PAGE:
If a mill is going to remain operational while the price is low, it must find alternative materials to store or process. As waste contains higher concentrations of radioactive metals and it often is stored onsite at mills, it is a greater danger to public health and the environment.
The Piñon Ridge Mill will use a sulfuric acid process to remove uranium and other minerals from the ore. The acid and other hazardous chemicals would be disposed in the tailings cells. Acids and chemicals degrade tailings cell liners. Leaking liners allow the concentrated and soluble waste products, acid, and other chemicals to travel through underground cracks and fractures, such as the major fault zone below the tailings cells. Not only can the metals, acid, and chemicals potentially travel through fractures under the tailings toward groundwater, but also, they can potentially travel through underground salt deposits toward the Dolores River.
The salt deposits underneath the Paradox Valley are not dry; they contain water which moves toward the Dolores River. The underground salt layer flows to the Dolores River, which ultimately flows into the Colorado River.
According to the Colorado Division of Wildlife, negative wildlife impacts are expected from the proposed mill; at the site, on the highways, and cumulatively from increased mining activity. The CDOW provided several recommendations to lesson the wildlife impacts. In its’ application to the State, Energy Fuels gave no definite commitment to apply any of the recommendations.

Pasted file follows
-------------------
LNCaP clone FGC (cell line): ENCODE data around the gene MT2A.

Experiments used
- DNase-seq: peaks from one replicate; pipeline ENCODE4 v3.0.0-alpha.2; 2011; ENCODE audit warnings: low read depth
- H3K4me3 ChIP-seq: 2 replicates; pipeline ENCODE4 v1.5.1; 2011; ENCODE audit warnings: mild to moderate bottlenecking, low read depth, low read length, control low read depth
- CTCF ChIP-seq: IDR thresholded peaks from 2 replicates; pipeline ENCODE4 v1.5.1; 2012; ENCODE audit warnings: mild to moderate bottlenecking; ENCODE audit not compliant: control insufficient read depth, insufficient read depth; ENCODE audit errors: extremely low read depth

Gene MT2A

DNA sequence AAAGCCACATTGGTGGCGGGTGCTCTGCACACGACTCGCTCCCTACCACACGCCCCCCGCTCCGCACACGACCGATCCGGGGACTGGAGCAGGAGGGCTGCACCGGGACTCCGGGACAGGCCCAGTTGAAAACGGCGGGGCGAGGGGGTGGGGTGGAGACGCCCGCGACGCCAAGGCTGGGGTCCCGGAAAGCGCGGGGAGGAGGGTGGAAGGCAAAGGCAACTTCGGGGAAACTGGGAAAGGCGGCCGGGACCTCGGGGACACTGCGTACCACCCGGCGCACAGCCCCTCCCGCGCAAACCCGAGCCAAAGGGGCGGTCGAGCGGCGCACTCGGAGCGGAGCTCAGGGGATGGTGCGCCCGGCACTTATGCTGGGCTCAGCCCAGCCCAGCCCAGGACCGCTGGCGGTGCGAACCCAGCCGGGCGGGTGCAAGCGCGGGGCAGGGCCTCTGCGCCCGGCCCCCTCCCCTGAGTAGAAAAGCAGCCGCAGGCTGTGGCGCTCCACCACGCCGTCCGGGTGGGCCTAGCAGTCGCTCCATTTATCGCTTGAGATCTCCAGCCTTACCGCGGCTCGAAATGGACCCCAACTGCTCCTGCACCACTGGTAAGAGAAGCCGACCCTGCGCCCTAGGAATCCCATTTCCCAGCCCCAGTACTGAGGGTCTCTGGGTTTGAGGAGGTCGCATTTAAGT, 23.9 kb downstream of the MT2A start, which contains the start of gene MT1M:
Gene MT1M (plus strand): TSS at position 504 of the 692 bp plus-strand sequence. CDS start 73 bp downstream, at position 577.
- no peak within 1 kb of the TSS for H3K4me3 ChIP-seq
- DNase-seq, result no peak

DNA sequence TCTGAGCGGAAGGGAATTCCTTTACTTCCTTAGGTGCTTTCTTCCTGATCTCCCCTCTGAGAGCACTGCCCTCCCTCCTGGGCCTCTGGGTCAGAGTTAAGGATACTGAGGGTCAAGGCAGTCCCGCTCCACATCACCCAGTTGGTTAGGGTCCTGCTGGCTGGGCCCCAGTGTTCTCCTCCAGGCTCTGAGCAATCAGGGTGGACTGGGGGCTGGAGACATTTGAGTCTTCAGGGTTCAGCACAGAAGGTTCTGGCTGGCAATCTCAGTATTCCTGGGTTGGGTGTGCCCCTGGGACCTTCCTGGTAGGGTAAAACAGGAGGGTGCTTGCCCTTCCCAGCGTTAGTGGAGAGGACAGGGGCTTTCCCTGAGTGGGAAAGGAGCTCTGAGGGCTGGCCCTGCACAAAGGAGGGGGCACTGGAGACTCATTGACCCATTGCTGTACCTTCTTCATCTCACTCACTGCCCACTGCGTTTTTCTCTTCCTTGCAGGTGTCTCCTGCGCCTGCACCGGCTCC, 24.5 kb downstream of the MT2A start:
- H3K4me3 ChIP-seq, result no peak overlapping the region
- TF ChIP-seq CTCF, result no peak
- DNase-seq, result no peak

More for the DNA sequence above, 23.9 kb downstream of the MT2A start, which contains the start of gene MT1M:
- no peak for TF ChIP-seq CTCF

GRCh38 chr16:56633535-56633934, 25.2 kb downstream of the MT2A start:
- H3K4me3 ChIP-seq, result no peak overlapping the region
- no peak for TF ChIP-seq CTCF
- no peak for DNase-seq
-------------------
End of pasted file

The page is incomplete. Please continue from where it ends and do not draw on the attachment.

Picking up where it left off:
RADIOACTIVITY, CHEMICAL TOXICITY, AND HEALTH IMPACTS
When uranium ore is processed only 1% of the ore is extracted for use while 99% become "waste rock". In addition to radionucleides there are other concentrated radioactive metals left in the tailings, which remain radioactive for thousands of years. The mill application initially proposed to release over 1,300 pounds of radioactive particles into the atmosphere each year from the concentrated metals left in the tailings cells. However, Energy Fuels recently changed data in the model and came up with a new amount of less than 50 pounds of radioactive particles to be released. As the radioactive particles decay, they release radon gas and other forms of radiation. The decaying particles are picked up by the wind and travel for miles before depositing back on the earth. Radon gas attributes to more than 20,000 lung cancer deaths each year.
The cancer risk from radioactivity is only one health danger potentially caused by mill tailings. Additionally, radioactive metals left in the tailings are chemically toxic; meaning, the metals are poisonous. Also, there are concentrated hazardous chemicals in the tailings, which were used as part of the milling process. Furthermore, radioactive, toxic, and hazardous metals and chemicals have the capacity to harm human health not only through air releases, but also through water releases.
For additional information please visit:
Uranium mining in Colorado 2010: a publication by the Division of Reclamation, Mining and Safety
Resolution of the Colorado Medical Society against uranium mining